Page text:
FIG. 4 shows a cyclic voltammogram plot of current (mA) against voltage (V) for the cell and cathode whose discharge curve is shown in FIG. 3;
FIG. 5 shows a powder X-ray diffraction pattern of the hydrogen manganese oxide whose pattern is shown in FIG. 1, after its having been subjected to 50 discharge and 49 charge cycles in a lithium cell similar to that whose plots are shown in FIGS. 3 and 4;
FIG. 6 shows a plot similar to FIG. 3, for the same cell as in FIG. 3 except that the hydrogen manganese oxide was heated to 400° C. instead of 100° C.;
FIG. 7 shows a plot of voltage (V) against time (h) for the discharge curve of a zinc cell employing the hydrogen manganese oxide whose pattern is shown in FIG. 1;
FIG. 8 shows a powder X-ray diffraction pattern of the hydrogen manganese oxide whose pattern is shown in FIG. 1, after discharge in a zinc cell of the type whose discharge curve is shown in FIG. 7;
FIG. 9 shows a powder X-ray diffraction pattern of a lithium hydrogen manganese oxide compound according to the present invention;
FIG. 10 shows a plot of voltage (V) against capacity (mA-hr/g) for the discharge curve of a lithium cell employing, as its cathode, the lithium hydrogen manganese oxide whose pattern is shown in FIG. 9;
FIG. 11 shows a cyclic voltammogram plot of current (mA) against voltage (V) for the cell and cathode whose discharge curve is shown in FIG. 10; and
FIG. 12 shows a schematic diagram of the hollandite structure of the hydrogen manganese oxide whose pattern is shown in FIG. 1.
Electrolytically prepared γ-MnO2 was reacted with LiOH in a 2:1 atomic ratio of the lithium in the LiOH to the manganese in the γ-MnO2 at a temperature initially set at 650° C. for 4 hours and finally at 850° C. for 16 hours, after initially mixing the LiOH and γ-MnO2 until substantially homogenous with a ball mill to form a powder of <200 μm particle size, predominantly <50 μm, to obtain an Li2 MnO3 compound.
The resulting Li2 MnO3 was leached with 5 molar H2 SO4 at 90° C. for 48 hrs to obtain a sample of hydrogen manganese oxide according to the present invention and having a hollandite-type structure. Chemical analysis of the oxide indicated that essentially all the lithium had been extracted by the leaching, to leave a negligible small amount of lithium, corresponding to a lithium:manganese ion ratio of 0.027:1.00. The hydrogen content of this sample was 0.65% by mass after it had been dried at about 90° C. for 24 hours.
An X-ray diffraction pattern was prepared therefrom and is shown in FIG. 1, which confirms the existence of the hollandite-type structure. Crystallographic data for this structure are given in the following Table, wherein they are compared with similar data for a reference α-MnO2 (KMn8 O16 -JCPDS 29-1020) stabilized by potassium ions.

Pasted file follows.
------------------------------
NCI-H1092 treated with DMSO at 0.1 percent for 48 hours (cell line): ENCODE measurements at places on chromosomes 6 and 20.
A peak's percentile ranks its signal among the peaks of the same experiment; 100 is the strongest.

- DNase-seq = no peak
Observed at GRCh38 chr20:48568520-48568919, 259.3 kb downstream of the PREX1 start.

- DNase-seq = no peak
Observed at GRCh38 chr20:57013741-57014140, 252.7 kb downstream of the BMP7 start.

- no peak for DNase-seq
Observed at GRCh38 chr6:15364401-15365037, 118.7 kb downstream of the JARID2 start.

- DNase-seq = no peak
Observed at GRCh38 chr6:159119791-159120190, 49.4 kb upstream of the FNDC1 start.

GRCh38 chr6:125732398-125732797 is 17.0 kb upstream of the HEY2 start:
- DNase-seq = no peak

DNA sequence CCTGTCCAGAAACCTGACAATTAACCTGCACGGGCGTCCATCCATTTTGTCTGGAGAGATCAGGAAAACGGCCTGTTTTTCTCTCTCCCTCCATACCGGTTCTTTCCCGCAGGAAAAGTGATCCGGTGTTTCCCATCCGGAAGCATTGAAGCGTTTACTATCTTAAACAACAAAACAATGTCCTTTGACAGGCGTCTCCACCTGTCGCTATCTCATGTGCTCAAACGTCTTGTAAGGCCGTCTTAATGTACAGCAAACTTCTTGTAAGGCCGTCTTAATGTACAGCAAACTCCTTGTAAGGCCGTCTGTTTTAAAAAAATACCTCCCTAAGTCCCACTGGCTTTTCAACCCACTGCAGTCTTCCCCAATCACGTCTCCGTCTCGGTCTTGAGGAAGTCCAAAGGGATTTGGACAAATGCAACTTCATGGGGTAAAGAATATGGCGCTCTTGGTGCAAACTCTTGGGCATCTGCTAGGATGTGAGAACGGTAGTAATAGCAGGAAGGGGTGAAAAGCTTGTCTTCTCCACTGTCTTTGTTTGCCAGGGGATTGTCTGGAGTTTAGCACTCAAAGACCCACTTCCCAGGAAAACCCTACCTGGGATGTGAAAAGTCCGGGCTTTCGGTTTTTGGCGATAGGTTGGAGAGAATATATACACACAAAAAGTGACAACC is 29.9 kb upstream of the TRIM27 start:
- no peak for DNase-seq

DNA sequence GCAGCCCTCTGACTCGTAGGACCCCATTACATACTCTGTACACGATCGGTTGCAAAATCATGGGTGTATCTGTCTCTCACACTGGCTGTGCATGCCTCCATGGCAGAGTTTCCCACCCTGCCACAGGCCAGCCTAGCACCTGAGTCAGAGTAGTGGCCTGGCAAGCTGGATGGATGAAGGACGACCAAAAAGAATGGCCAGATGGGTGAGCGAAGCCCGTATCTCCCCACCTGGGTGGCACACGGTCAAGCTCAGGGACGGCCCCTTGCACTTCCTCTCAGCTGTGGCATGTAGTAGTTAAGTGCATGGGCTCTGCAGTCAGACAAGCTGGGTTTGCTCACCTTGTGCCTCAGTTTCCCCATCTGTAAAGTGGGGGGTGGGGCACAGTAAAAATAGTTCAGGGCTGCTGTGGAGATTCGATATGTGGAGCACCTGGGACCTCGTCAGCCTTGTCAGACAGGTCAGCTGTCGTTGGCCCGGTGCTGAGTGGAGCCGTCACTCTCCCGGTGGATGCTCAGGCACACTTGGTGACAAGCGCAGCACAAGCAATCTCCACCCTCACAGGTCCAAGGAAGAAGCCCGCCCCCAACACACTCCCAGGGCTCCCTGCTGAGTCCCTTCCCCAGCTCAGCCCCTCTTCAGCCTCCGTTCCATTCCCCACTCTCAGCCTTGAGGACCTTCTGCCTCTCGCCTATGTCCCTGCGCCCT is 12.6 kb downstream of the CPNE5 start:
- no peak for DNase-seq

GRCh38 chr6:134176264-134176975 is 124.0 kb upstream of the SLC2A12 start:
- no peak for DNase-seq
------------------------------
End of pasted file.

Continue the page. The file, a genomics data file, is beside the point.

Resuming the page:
TABLE______________________________________Invention Reference Intensity Intensityh k l d (Å) (cps) h k l d (Å) (cps)______________________________________110 6.913 99 110 6.940 26200 4.889 92 200 4.908 32220 3.457 3 220 3.470 11310 3.092 100 310 3.104 68101 2.739 5 101 2.734 1400 2.444 40 400 2.454 7211 2.389 61 211 2.389 100330 2.304 20 330 2.313 3420 2.186 13 420 2.195 7301 2.147 24 301 2.148 18321 1.9655 6510 1.9174 19 510 1.9249 4411 1.8236 51 411 1.8262 12440 1.7284 6 440 1.7351 1530 1.6767 <1 530 1.6833 2600 1.6295 36 600 1.6358 12431, 501 1.6129 36 431 1.6161 5620 1.5459 4 620 1.5519 1521 1.5317 60 521 1.5350 9002 1.4265 12 002 1.4235 5611 1.4004 3 611 1.4038 1112 1.3971 3550, 710 1.3827 8 550 1.3881 1202 1.3694 6 202 1.3671 1______________________________________
Both the hydrogen manganese oxide of the invention and the reference α-MnO2 have a tetragonal unit cell, and they both have the space group I4/m. In the unit cell of the hydrogen manganese oxide of the invention a=b=9.780 Å and c=2.853 Å; and in that of the reference α-MnO2 a=b=9.815 Å and c=2.847 Å. A neuron diffraction study of the hydrogen manganese oxide of the invention indicated that it is of formula H0.4 Mn0.9 O2 in which the manganese cations partially occupy the octahedral sites of the hollandite structure. The exact positions of the hydrogen ions in the channels of the structure could, however, not be positively identified.
The hydrogen manganese oxide product prepared in Example 1 was heated for 24 hrs at 300° C. in air. Its X-ray diffraction pattern after such heating shown in FIG. 2, which shows that the hollandite-type structure remained stable after such heating. The hydrogen content of this sample was found to be 0.03% by mass. This compound thus has a composition close to an ideal α-MnO2 stoichiometry.
An electrochemical cell was assembled, employing the product of Example 1, after heating to 100° C. in air to remove any surface water therefrom, as the cathode. The anode was lithium foil and 1 Molar LiClO4 in dimethoxyethane:propylene carbonate in a 1:1 volumetric ratio was used as electrolyte.
The cell. was discharged at 20° C. at a current of 200 μA. The cell was found to have a capacity of about 210 mA-hr/g based on the mass of the active cathode material to a 2V cut off and about 230 mA-hr/g to a 1 V cut-off. The discharge curve is shown in FIG. 3 A cyclic voltammogram of a similar cell cycled between voltage limits of 4.6 V and 1.0 V is shown in FIG. 4 and demonstrates that the cell discharges in a two-stage fashion and can operate reversibly, indicating that the cathode has utility in rechargeable cells.